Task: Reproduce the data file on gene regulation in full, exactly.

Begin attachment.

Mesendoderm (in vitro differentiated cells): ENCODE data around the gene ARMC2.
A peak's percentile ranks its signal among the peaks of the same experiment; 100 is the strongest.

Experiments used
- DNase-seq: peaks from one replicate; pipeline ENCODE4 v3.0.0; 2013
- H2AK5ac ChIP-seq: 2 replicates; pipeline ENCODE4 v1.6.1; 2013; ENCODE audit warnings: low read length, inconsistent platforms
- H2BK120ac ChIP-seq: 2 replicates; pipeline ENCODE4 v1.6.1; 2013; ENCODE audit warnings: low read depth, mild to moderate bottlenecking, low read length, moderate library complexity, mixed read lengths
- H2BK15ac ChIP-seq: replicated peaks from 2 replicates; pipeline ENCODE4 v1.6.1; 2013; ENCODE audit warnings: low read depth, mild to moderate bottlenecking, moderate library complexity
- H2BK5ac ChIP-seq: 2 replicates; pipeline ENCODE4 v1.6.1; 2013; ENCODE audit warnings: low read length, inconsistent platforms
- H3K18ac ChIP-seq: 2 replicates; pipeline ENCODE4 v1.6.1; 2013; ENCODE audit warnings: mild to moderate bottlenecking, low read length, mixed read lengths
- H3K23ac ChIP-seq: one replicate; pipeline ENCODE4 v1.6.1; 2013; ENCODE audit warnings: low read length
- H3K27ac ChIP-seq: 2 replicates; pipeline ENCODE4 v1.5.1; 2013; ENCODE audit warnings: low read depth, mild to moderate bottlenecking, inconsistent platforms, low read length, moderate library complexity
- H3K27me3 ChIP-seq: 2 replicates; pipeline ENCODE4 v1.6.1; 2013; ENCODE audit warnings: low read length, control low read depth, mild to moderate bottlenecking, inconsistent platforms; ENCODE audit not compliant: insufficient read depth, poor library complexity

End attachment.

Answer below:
Mesendoderm (in vitro differentiated cells): ENCODE data around the gene ARMC2.
A peak's percentile ranks its signal among the peaks of the same experiment; 100 is the strongest.

Experiments used
- DNase-seq: peaks from one replicate; pipeline ENCODE4 v3.0.0; 2013
- H2AK5ac ChIP-seq: 2 replicates; pipeline ENCODE4 v1.6.1; 2013; ENCODE audit warnings: low read length, inconsistent platforms
- H2BK120ac ChIP-seq: 2 replicates; pipeline ENCODE4 v1.6.1; 2013; ENCODE audit warnings: low read depth, mild to moderate bottlenecking, low read length, moderate library complexity, mixed read lengths
- H2BK15ac ChIP-seq: replicated peaks from 2 replicates; pipeline ENCODE4 v1.6.1; 2013; ENCODE audit warnings: low read depth, mild to moderate bottlenecking, moderate library complexity
- H2BK5ac ChIP-seq: 2 replicates; pipeline ENCODE4 v1.6.1; 2013; ENCODE audit warnings: low read length, inconsistent platforms
- H3K18ac ChIP-seq: 2 replicates; pipeline ENCODE4 v1.6.1; 2013; ENCODE audit warnings: mild to moderate bottlenecking, low read length, mixed read lengths
- H3K23ac ChIP-seq: one replicate; pipeline ENCODE4 v1.6.1; 2013; ENCODE audit warnings: low read length
- H3K27ac ChIP-seq: 2 replicates; pipeline ENCODE4 v1.5.1; 2013; ENCODE audit warnings: low read depth, mild to moderate bottlenecking, inconsistent platforms, low read length, moderate library complexity
- H3K27me3 ChIP-seq: 2 replicates; pipeline ENCODE4 v1.6.1; 2013; ENCODE audit warnings: low read length, control low read depth, mild to moderate bottlenecking, inconsistent platforms; ENCODE audit not compliant: insufficient read depth, poor library complexity